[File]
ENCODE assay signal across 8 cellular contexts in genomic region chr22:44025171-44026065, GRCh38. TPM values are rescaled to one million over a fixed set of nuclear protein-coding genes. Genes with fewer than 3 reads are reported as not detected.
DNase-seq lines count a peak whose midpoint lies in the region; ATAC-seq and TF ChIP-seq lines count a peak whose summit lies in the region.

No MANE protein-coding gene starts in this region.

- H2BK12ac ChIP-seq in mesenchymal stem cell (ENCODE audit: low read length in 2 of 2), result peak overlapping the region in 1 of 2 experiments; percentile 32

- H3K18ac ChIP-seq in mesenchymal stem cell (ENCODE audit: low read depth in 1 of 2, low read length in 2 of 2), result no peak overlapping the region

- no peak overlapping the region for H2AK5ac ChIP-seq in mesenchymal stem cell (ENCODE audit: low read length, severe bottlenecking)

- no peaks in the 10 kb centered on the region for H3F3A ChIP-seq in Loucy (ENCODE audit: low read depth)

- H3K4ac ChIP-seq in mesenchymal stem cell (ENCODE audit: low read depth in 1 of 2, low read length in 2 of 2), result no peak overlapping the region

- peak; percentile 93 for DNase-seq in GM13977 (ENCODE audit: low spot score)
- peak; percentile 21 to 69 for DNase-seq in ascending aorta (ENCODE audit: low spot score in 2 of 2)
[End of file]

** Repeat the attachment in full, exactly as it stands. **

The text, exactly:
ENCODE assay signal across 8 cellular contexts in genomic region chr22:44025171-44026065, GRCh38. TPM values are rescaled to one million over a fixed set of nuclear protein-coding genes. Genes with fewer than 3 reads are reported as not detected.
DNase-seq lines count a peak whose midpoint lies in the region; ATAC-seq and TF ChIP-seq lines count a peak whose summit lies in the region.

No MANE protein-coding gene starts in this region.

- H2BK12ac ChIP-seq in mesenchymal stem cell (ENCODE audit: low read length in 2 of 2), result peak overlapping the region in 1 of 2 experiments; percentile 32

- H3K18ac ChIP-seq in mesenchymal stem cell (ENCODE audit: low read depth in 1 of 2, low read length in 2 of 2), result no peak overlapping the region

- no peak overlapping the region for H2AK5ac ChIP-seq in mesenchymal stem cell (ENCODE audit: low read length, severe bottlenecking)

- no peaks in the 10 kb centered on the region for H3F3A ChIP-seq in Loucy (ENCODE audit: low read depth)

- H3K4ac ChIP-seq in mesenchymal stem cell (ENCODE audit: low read depth in 1 of 2, low read length in 2 of 2), result no peak overlapping the region

- peak; percentile 93 for DNase-seq in GM13977 (ENCODE audit: low spot score)
- peak; percentile 21 to 69 for DNase-seq in ascending aorta (ENCODE audit: low spot score in 2 of 2)